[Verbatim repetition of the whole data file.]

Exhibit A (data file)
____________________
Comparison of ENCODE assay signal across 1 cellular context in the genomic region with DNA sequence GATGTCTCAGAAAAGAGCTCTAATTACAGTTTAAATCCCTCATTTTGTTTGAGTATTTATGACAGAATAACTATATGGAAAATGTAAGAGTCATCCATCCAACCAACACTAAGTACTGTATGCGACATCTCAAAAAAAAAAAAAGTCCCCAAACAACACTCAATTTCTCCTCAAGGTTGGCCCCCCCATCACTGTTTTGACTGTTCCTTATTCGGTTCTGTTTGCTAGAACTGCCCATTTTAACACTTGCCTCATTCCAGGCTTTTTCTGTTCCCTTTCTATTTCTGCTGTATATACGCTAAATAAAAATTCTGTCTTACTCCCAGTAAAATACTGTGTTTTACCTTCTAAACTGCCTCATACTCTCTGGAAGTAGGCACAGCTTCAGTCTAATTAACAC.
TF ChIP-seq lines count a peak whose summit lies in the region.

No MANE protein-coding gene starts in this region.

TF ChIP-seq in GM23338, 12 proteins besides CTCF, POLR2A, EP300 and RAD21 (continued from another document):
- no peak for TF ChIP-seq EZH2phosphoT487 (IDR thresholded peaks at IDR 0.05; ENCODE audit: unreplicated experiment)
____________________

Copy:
Comparison of ENCODE assay signal across 1 cellular context in the genomic region with DNA sequence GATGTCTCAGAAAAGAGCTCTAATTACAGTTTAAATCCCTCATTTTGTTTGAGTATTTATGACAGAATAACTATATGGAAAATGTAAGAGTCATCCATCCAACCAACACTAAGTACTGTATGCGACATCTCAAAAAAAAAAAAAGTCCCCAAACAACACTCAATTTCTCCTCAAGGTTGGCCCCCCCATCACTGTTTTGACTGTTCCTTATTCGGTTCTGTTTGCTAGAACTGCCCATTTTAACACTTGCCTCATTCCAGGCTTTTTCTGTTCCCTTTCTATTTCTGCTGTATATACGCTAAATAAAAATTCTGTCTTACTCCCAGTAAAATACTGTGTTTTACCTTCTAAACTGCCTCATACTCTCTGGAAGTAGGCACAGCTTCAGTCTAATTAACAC.
TF ChIP-seq lines count a peak whose summit lies in the region.

No MANE protein-coding gene starts in this region.

TF ChIP-seq in GM23338, 12 proteins besides CTCF, POLR2A, EP300 and RAD21 (continued from another document):
- no peak for TF ChIP-seq EZH2phosphoT487 (IDR thresholded peaks at IDR 0.05; ENCODE audit: unreplicated experiment)